Australian Bureau of Statistics
4125.0 - Gender Indicators, Australia, August 2014
Previous ISSUE Released at 11:30 AM (CANBERRA TIME) 26/08/2014
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Women’s participation in the labour force lower than men’s
Women’s labour force participation rate continues to be lower than men’s, according to a report released by the Australian Bureau of Statistics (ABS) today.
The ABS found that in 2013-14, 65 per cent of women aged 20-74 were working or looking for work compared to 78 per cent for men of the same age. Over the last five years, men’s participation in the labour force decreased slightly from 79 per cent in 2008-09 while women’s participation remained steady at around 65 per cent.
This gap widens with the arrival of children and then reduces as children enter school. Mothers with dependent children had a much lower labour force participation rate than fathers. While 57.5 per cent of mothers whose youngest child is aged 0-5 years were participating in the labour force, 94 per cent of fathers, whose youngest child is 0-5 years, were working or looking for work.
The age of a mother’s youngest child also had an impact on the average hours that mothers worked. Director of the Living Conditions Section at the ABS, Ms Caroline Daley, commented that employed mothers worked more hours per week when their youngest child was school aged, while fathers’ hours of work remained steady regardless of their child’s age.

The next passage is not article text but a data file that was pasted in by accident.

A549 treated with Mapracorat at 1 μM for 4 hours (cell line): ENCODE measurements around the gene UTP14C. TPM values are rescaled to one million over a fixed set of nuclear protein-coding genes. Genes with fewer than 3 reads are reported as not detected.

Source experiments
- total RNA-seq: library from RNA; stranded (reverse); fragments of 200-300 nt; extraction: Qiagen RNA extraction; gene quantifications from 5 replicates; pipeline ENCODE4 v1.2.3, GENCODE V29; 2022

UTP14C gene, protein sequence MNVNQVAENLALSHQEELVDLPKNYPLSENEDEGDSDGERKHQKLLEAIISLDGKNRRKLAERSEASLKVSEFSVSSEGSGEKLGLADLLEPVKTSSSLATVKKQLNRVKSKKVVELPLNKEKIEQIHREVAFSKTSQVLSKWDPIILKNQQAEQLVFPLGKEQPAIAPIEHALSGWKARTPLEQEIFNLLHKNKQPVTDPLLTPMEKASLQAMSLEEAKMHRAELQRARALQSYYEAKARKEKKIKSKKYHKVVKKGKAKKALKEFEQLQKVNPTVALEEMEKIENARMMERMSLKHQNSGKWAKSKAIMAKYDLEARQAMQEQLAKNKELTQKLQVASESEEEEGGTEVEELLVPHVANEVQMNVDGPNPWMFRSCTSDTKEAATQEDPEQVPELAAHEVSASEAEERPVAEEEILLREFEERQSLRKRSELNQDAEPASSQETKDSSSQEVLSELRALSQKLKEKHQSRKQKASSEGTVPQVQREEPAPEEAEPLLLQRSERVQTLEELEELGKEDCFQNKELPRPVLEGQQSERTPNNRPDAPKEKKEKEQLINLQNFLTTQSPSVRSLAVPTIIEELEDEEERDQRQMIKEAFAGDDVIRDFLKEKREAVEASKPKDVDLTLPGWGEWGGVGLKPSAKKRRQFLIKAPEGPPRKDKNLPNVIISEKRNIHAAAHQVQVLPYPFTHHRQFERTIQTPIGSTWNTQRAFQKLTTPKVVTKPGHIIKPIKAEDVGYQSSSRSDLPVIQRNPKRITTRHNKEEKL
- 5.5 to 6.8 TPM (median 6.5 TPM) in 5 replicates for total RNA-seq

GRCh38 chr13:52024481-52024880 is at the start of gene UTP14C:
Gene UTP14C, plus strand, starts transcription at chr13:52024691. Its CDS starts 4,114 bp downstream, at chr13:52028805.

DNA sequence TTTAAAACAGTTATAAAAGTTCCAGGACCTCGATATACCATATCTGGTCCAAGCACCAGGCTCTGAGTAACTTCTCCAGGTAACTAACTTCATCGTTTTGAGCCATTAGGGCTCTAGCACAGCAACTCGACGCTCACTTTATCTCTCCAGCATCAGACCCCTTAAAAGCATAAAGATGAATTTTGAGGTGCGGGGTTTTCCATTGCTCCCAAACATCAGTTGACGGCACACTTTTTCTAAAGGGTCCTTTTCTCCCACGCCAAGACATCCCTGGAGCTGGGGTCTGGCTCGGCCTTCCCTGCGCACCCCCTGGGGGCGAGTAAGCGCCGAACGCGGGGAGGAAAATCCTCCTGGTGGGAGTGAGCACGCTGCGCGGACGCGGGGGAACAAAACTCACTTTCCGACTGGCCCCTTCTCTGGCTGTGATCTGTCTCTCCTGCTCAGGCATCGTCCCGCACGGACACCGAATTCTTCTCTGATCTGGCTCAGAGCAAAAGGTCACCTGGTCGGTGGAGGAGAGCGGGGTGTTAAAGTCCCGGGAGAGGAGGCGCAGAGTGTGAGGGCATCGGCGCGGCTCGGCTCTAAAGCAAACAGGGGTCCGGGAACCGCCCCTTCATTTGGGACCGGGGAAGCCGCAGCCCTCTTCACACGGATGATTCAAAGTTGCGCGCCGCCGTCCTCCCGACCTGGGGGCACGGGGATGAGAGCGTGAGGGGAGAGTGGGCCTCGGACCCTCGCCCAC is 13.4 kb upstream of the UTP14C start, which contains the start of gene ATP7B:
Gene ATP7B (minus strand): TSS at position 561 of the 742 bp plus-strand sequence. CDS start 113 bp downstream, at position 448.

“Our latest data shows that of mothers
"Similarly, mothers who worked part-time and have children aged 6-14 years worked, on average, approximately two hours more per week than those with children aged 0-5 years,” said Ms Daley.
However, more mothers who have young children are now in the labour force compared to five years ago. The participation rate for mothers who have children aged 0-5 years increased 2.5 percentage points from 55 per cent in 2008-09.
The participation rate for mothers whose youngest child is school aged (6-14 years) was 78 per cent compared to 92 per cent of fathers with school aged children (6-14 years) who were working or looking for work.
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This page last updated 23 February 2015